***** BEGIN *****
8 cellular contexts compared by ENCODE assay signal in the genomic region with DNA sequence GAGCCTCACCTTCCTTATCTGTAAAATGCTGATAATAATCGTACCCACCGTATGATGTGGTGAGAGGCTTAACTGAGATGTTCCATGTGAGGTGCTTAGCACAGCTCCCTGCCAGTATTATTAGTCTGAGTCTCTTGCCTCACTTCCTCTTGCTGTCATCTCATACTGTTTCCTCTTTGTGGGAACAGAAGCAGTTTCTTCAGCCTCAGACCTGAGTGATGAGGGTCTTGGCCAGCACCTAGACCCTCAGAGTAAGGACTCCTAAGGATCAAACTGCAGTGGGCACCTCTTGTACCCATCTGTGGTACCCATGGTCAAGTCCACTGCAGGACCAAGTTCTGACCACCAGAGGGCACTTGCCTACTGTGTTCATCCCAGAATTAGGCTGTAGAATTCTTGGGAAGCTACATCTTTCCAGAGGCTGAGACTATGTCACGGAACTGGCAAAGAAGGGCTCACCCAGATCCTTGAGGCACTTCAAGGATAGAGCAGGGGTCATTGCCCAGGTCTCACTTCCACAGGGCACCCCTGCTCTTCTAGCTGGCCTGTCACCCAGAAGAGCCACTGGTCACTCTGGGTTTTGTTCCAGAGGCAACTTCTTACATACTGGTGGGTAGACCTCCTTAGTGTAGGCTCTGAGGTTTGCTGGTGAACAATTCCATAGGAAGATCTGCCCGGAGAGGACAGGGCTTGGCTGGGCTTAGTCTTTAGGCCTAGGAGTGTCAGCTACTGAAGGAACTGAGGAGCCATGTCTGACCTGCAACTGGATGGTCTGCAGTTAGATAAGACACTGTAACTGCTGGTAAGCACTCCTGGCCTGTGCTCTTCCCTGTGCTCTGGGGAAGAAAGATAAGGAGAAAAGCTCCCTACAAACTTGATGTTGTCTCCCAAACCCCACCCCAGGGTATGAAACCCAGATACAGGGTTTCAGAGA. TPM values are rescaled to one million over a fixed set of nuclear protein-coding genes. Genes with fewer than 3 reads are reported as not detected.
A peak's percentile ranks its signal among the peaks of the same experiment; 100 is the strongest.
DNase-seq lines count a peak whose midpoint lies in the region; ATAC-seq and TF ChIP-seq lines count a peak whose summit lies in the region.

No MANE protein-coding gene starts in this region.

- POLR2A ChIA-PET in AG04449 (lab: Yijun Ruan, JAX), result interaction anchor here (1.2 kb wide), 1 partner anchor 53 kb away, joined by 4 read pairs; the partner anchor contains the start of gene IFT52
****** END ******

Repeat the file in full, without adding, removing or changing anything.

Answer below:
8 cellular contexts compared by ENCODE assay signal in the genomic region with DNA sequence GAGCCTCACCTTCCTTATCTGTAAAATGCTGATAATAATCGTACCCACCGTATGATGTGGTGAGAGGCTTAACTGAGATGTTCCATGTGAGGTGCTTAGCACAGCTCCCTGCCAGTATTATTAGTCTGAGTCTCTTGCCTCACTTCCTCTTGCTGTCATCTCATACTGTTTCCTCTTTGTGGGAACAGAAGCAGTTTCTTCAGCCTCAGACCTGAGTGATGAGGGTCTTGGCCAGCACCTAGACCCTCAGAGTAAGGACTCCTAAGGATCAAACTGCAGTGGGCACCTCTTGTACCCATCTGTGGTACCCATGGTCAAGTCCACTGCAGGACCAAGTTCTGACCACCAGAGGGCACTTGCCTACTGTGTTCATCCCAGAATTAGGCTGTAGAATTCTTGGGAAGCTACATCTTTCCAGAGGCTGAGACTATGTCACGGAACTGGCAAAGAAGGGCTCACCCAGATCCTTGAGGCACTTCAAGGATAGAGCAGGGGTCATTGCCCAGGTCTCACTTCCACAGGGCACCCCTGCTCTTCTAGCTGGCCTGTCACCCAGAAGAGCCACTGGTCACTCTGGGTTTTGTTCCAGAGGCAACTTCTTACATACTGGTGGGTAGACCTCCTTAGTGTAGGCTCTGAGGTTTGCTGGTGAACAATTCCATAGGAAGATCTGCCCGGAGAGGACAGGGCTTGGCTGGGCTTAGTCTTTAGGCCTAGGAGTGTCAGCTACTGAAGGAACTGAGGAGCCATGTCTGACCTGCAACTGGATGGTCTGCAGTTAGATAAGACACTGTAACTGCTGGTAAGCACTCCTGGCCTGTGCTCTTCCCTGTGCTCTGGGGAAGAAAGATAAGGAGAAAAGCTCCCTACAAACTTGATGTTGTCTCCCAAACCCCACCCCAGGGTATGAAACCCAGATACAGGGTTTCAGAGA. TPM values are rescaled to one million over a fixed set of nuclear protein-coding genes. Genes with fewer than 3 reads are reported as not detected.
A peak's percentile ranks its signal among the peaks of the same experiment; 100 is the strongest.
DNase-seq lines count a peak whose midpoint lies in the region; ATAC-seq and TF ChIP-seq lines count a peak whose summit lies in the region.

No MANE protein-coding gene starts in this region.

- POLR2A ChIA-PET in AG04449 (lab: Yijun Ruan, JAX), result interaction anchor here (1.2 kb wide), 1 partner anchor 53 kb away, joined by 4 read pairs; the partner anchor contains the start of gene IFT52